“God always answers our prayers, but sometimes he says … no.” — Sister Mary Ignatius.

Imagine that Noah had said no to the rats and roaches. New York City, Chicago and New Orleans would be happier, healthier, cleaner places to live. If he had said no to the moose, an ugly, ungainly, totally useless creature, our back roads in Maine would be safer. I know the deer run out into our headlights from time to time, but deer have cuter outfits, and then there’s the Bambi thing.

No is the key word. It can solve problems or cause them. It is probably the very first word we hear after leaving the womb:

“No, bad boy, don’t put that in your mouth.”

“No, you can’t have any more candy.”

“No, you can’t have the car.”

“No, your little girlfriend can’t sleep in your room.”

No keeps popping up throughout our lives. When I Googled it, thousands of essays about the word pop up. I ignored them. I wanted to explore the myriad ways no ran through my life, and how I dealt with it.

No, you can’t put the paper down and go play golf or turn the page and read about the World Cup. No! This is my morning and you’re stuck with it. Yeah, tell me you’re fascinated by the World Cup scores. Really?

As we all know, it was our mother’s favorite word du jour. Fathers, being smart, cleverly avoided it. “Go ask your mother.”

For the first l8 years of our lives, it seemed to have been no to everything: skates, trendy clothing, coffee, beer at the family picnic, sharing a hammock with Arlene Eichelberger at the same picnic, sleepovers with Arlene Eichelberger and her friends on her birthday.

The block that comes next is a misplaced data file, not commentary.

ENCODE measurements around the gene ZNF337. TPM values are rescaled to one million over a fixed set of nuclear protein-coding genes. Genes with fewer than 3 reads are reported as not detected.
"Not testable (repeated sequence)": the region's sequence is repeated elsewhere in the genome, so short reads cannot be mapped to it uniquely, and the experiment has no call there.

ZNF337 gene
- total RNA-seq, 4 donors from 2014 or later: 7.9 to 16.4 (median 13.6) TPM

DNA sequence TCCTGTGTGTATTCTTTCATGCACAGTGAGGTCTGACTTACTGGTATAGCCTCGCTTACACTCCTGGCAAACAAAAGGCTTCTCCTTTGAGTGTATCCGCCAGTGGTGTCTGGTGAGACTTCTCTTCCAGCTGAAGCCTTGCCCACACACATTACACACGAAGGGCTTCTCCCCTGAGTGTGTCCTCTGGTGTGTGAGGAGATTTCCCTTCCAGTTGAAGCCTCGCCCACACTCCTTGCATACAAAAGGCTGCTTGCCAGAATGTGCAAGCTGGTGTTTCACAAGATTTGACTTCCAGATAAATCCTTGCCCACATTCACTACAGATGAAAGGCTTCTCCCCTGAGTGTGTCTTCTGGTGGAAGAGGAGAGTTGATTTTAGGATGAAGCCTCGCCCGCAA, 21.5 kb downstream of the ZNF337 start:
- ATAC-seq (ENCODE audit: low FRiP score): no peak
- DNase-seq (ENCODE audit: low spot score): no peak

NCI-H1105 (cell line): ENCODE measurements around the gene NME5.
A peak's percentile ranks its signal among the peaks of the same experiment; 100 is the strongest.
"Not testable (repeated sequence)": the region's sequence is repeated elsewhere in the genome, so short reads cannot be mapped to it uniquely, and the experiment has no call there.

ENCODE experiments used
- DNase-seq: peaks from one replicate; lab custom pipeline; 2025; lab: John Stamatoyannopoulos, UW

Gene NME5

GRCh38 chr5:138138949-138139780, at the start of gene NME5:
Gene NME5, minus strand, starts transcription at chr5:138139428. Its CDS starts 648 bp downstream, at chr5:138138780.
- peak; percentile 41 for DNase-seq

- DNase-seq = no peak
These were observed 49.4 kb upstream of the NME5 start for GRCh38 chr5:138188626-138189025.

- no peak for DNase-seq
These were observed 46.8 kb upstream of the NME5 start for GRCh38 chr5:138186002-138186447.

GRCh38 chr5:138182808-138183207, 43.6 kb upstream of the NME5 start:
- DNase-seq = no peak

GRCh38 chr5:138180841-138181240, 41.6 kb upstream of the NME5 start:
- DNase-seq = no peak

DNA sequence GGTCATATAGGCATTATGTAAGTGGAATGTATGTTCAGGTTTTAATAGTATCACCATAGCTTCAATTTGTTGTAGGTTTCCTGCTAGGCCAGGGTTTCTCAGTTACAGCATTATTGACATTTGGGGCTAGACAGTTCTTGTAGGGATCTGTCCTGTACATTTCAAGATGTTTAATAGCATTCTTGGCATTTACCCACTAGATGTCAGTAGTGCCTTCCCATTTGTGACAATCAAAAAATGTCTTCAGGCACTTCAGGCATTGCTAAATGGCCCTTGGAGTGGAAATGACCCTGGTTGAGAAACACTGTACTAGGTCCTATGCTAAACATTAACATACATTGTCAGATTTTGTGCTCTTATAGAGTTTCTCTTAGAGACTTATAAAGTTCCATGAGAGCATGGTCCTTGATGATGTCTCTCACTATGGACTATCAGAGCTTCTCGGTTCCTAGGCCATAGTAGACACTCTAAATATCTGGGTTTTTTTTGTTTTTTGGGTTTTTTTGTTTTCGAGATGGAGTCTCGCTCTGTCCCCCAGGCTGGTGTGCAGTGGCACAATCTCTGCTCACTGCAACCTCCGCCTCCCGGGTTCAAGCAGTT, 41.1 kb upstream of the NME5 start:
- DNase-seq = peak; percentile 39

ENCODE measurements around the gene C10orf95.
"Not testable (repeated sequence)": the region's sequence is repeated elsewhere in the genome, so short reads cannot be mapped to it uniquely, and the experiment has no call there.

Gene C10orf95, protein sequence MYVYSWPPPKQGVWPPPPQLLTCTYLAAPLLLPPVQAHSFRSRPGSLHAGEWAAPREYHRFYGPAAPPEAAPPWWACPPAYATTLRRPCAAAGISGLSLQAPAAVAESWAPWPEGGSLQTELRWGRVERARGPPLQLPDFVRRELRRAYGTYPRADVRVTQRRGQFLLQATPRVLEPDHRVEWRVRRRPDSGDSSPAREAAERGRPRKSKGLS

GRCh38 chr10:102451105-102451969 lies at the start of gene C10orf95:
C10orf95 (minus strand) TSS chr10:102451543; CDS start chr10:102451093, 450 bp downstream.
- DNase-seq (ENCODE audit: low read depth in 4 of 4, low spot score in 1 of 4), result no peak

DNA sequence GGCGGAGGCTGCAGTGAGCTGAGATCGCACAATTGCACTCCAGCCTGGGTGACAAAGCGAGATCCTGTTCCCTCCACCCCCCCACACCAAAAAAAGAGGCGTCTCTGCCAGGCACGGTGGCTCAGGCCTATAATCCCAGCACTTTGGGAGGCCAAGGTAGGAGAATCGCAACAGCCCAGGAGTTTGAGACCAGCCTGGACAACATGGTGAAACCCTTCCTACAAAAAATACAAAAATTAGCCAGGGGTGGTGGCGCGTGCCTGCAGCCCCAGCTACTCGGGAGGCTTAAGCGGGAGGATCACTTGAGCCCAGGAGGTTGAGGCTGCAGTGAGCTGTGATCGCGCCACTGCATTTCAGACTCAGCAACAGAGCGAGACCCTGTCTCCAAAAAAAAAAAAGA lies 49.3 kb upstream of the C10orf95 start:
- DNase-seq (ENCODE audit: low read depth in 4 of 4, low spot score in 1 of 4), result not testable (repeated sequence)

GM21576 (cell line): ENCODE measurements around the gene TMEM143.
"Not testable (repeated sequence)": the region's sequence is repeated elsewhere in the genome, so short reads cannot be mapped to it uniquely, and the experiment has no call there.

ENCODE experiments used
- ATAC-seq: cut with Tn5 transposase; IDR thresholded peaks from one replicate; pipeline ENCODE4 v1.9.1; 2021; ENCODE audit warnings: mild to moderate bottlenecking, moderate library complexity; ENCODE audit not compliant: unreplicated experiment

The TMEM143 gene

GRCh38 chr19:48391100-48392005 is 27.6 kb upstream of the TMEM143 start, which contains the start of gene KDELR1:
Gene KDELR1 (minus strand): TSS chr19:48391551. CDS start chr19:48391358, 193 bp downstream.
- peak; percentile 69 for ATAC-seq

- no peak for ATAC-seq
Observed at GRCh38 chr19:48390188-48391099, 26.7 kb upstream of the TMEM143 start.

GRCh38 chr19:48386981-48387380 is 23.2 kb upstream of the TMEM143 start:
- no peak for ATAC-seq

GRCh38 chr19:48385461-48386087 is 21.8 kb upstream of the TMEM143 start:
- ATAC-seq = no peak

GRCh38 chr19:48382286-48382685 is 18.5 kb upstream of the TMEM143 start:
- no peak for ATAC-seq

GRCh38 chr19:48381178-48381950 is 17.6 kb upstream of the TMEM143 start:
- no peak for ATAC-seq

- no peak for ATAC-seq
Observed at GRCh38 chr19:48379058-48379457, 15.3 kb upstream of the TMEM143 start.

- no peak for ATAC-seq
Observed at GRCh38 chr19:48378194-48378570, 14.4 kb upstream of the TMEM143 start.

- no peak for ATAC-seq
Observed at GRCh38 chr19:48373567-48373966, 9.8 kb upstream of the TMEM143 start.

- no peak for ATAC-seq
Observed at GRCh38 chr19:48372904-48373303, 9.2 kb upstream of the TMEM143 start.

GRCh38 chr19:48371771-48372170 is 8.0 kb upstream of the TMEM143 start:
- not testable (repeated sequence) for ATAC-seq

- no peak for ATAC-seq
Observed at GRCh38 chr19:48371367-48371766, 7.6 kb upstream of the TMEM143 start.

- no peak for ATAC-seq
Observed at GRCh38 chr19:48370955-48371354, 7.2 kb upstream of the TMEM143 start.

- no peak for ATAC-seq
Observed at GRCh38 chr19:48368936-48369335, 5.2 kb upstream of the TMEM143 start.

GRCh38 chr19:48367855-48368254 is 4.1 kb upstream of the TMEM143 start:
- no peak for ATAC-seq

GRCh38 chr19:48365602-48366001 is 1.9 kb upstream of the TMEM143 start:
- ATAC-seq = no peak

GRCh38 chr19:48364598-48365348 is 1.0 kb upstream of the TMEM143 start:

It was endless and it wasn’t just my mom. Other moms would lay it on you, as when Mary Lister’s mother said I couldn’t come play house with Mary and her friends anymore because of something I had said, or suggested, I forgot what it was. I know the girls didn’t object. I don’t remember. I’m old; things fade. If you’re reading this online, Mary, it was all about you, I was never into Delores Hagany.

Mary’s mother said I should go play boy things with the boys. I was so not a jock. I tried that, and once again the painful “no” word bit deeply. “No,” the gang said. They didn’t want me on the church sandlot team. In retrospect, I can understand. I never met a ball that didn’t hurt me. A baseball broke my finger; a softball and a basketball, at different times, hit me in the nose and made it bleed, and then I would cry.

The team already had a catcher, and they said I pitched like a girl; so they put me in the outfield, where I kept dropping the ball. I explained that the sun was in my eyes. It was.

I was always too little for football, and I never even mastered marbles.

“Can you play hockey?”

“No.”

“Can you play poker?”

“No.”

You heard “no” a lot if grew up Catholic in an earlier time — not like now, when the rules are getting more flexible, as in you can eat meat on Friday or chew the host on the way back from the altar.

“Can I be an altar girl?” Joan Delaney sobbed. No. Growing up Catholic in those decades, “no” was practically tattooed on your forehead, and the nuns were the masters of it. “No, you can’t sit on the girls’ side pews.” “No, you can’t use Paddy Carr’s confession suggestions. You have to use your own sins.”

Then the teen years: “No, you cannot kiss me on the neck,” or “No, you can’t put your hand there.”

But somehow, as time put creases on my face and spots on my hands, the word became a useful charm. It eliminates meetings, dinner invitations with people I don’t like, foods offered to me that I detest.

She, who for years always favored me with the wonderful phrase “We’ll see,” gradually hardened. She said I used it too often to “get away with too much.” Now it’s “no” to almost everything. We’ll see.

In conclusion, I would like to pay tribute to my best high school sweetheart, Rosemary DeBranco, she of the 1,001 pastel-colored Angora sweaters and simple strand of pearls. Rosemary, God bless her, never said no to anything. Love ya, Rosie. See you on the other side.


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